1. Isolation, structural elucidation and the determination of mode of action of biomolecules.
2. Identification of disease mechanisms.
3. Study of in born errors of metabolism
4. Study of oncogenes in cancer cells
5. The relationship of biochemistry with genetics, physiology, immunology, pharmacology, toxicology etc.
Importance of biochemistry in MEDICINE
• Physiology: Biochemistry helps one understand the biochemical changes and related physiological alteration in the body.
• Pathology: Based on the symptoms described by the patient, physician can get clue on the biochemical change and the associated disorder. For example if a patient complains about stiffness in small joints, then physician may predict it to be gout and get confirmed by evaluating uric acid levels in the blood. As uric acid accumulation in blood results in gout.
• Nursing and diagnosis: In nursing importance of clinical biochemistry is invaluable. Also almost all the diseases or disorders have some biochemical involvement. So the diagnosis of any clinical condition is easily possible by biochemical estimations.
Importance of biochemistry in AGRICULTURE
• Prevent diseases and Enhance Yield/ growth: It helps for prevention, treatment of diseases and also increase the production or yield. Some hormones promote growth, while other promote flowering, fruit formation etc. In fisheries, use of substances to promote fish growth, their reproduction etc can be understood.
• Adulteration: Even the composition of food material produced, their alteration or adulteration for example in honey can be found by biochemical tests. Biochemistry tests help prevent contamination.
• Biochemical tests for the pesticide residues or other toxic waste in plant, food grain and soil can be evaluated. Hence during import and export of food grains a biochemical check of the toxic residues is done to fix the quality.
• In animal husbandry, the quality of milk can be checked by biochemical tests. It also helps diagnose any disease condition in animals and birds.
• In fisheries the water quality is regularly monitored by biochemical tests. Any drastic change in water chemistry & composition of fishery ponds can lead to vast death of fishes and prawns, hence the tests are done on regular basis to see salt content (calcium content), pH, accumulation of waste due to not changing water for long etc.
• In Plant/ Botany: Biochemistry of plants gave way to breakthrough of how food is synthesized in them and the reason why they are autotrophs i.e. not dependent on other living beings for food. Biochemistry in plants describes; Photosynthesis; Respiration; Different sugars; Plants secondary metabolites.
Importance of biochemistry in NUTRITION
• Food chemistry gives an idea of what we eat. The nutrients value of food material can also be determined by biochemical tests.
• Role of nutrients: Due to biochemistry the importance of vitamins, minerals, essential fatty acids, their contribution to health were known. Hence there is frequent recommendation for inclusion of essential amino-acids, cod liver oil, salmon fish oil etc. by physicians and other health and fitness experts.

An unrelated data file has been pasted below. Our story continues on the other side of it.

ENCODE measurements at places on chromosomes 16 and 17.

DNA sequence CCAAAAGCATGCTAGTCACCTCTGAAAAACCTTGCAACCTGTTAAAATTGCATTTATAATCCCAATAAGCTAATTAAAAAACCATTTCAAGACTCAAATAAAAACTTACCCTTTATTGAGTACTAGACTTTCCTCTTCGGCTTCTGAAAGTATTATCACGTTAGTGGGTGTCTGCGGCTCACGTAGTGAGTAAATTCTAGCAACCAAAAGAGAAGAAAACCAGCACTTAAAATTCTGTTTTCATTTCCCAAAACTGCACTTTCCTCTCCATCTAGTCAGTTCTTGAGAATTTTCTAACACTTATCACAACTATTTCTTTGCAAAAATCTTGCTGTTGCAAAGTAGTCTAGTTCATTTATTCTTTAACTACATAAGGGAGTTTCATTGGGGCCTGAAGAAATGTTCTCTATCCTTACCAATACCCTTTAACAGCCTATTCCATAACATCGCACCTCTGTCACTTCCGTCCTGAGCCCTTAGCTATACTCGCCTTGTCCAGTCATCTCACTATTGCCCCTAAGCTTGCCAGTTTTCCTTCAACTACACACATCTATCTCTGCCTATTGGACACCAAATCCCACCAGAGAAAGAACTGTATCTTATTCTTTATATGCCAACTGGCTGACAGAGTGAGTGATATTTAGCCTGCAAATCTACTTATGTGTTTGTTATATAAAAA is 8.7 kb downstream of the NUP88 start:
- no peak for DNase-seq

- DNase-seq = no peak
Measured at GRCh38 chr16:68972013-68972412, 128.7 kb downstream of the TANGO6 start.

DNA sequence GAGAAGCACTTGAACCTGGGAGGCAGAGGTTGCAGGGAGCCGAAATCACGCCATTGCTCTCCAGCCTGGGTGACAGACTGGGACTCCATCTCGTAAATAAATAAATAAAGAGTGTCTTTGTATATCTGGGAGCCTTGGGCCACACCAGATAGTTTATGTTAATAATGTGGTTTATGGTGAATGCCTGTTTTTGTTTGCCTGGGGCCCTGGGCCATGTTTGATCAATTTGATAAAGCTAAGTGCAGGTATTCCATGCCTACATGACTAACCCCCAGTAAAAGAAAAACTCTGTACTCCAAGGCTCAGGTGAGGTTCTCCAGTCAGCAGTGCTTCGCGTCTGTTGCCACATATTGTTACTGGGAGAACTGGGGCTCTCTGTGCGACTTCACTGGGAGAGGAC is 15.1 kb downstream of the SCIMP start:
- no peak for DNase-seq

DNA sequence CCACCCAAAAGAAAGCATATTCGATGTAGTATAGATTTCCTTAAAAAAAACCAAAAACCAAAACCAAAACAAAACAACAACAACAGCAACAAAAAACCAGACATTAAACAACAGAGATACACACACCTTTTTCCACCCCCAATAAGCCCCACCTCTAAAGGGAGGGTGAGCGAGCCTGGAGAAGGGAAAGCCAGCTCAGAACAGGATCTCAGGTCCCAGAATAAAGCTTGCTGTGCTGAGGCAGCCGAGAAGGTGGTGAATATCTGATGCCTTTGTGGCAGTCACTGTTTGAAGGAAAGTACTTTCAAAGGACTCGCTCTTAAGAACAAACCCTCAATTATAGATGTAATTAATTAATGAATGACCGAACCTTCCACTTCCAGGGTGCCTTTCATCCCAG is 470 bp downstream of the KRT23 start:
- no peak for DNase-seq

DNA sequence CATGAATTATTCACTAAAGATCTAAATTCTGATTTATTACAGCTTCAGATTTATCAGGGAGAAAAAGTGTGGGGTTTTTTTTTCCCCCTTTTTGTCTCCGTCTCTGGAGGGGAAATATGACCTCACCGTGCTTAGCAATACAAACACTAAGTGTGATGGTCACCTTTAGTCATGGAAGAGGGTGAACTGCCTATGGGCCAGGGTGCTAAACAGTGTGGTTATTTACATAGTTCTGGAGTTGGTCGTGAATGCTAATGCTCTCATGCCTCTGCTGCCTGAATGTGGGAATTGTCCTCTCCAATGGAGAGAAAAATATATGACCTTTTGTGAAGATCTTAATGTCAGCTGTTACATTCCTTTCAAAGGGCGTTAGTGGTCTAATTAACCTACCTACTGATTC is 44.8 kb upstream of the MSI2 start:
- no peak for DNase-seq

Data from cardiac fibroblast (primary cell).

• Physician can prescribe to limit usage of certain food like excess sugar for diabetics, excess oil for heart & lung problem prone patients etc. As these carbohydrate and fat biochemical can inhibit the recovery rate from said disorder. This knowledge is due to their idea on food chemistry and related
Importance of biochemistry in PHARMACY
• Drug Constitution: Biochemistry gives an idea of the constitution of the drug, its chances of degradation with varying temperature etc. How modification in the medicinal chemistry helps improve efficiency, minimize side effects etc.
• The half life and Drug storage: This is a test done on biochemical drugs to know how long a drug is stable when kept at so and so temperature. For example many enzymes, hormones are stored for dispensing. These get deteriorated over time due to temperature or oxidation, contamination and also due to improper storage.
• Drug metabolism: It also gives an idea of how drug molecules are metabolized by many biochemical reactions in presence of enzymes. This helps to avoid drugs which have poor metabolism or those with excessive side effects from being prescribed or dispensed to the patient.
Name of Nobel Laureates and their contribution for recent research in Biochemistry
In 2015, Tomas Lindahl, Paul Modrich and Aziz Sancar ‘for mechanistic studies of DNA repair’; in 2014 John O'Keefe, May-Britt Moser and Edvard I. Moser ‘for their discoveries of cells that constitute a positioning system in the brain’; in 2013 James E. Rothman, Randy W. Schekman and Thomas C. Südhof ‘for their discoveries of machinery regulating vesicle traffic, a major transport system in our cells’; in 2012 Robert J. Lefkowitz and Brian K. Kobilka ‘for studies of G-protein-coupled receptors’ in 2009 Venkatraman Ramakrishnan, Thomas A. Steitz and Ada E. Yonath ‘for studies of the structure and function of the ribosome’ also Elizabeth H. Blackburn, Carol W. Greider and Jack W. Szostak ‘for the discovery of how chromosomes are protected by telomeres and the enzyme telomerase’ in 2008 Osamu Shimomura, Martin Chalfie and Roger Y. Tsien ‘for the discovery and development of the green fluorescent protein, GFP’ in 2007 Mario R. Capecchi, Sir Martin J. Evans and Oliver Smithies ‘for their discoveries of principles for introducing specific gene modifications in mice by the use of embryonic stem cells’ in 2006 Roger D. Kornberg ‘for his studies of the molecular basis of eukaryotic transcription’ also Andrew Z. Fire and Craig C. Mello ‘for their discovery of RNA interference - gene silencing by double-stranded RNA’ in 2004 Aaron Ciechanover, Avram Hershko and Irwin Rose ‘for the discovery of ubiquitin-mediated protein degradation’ also Richard Axel and Linda B. Buck ‘for their discoveries of odorant receptors and the organization of the olfactory system.’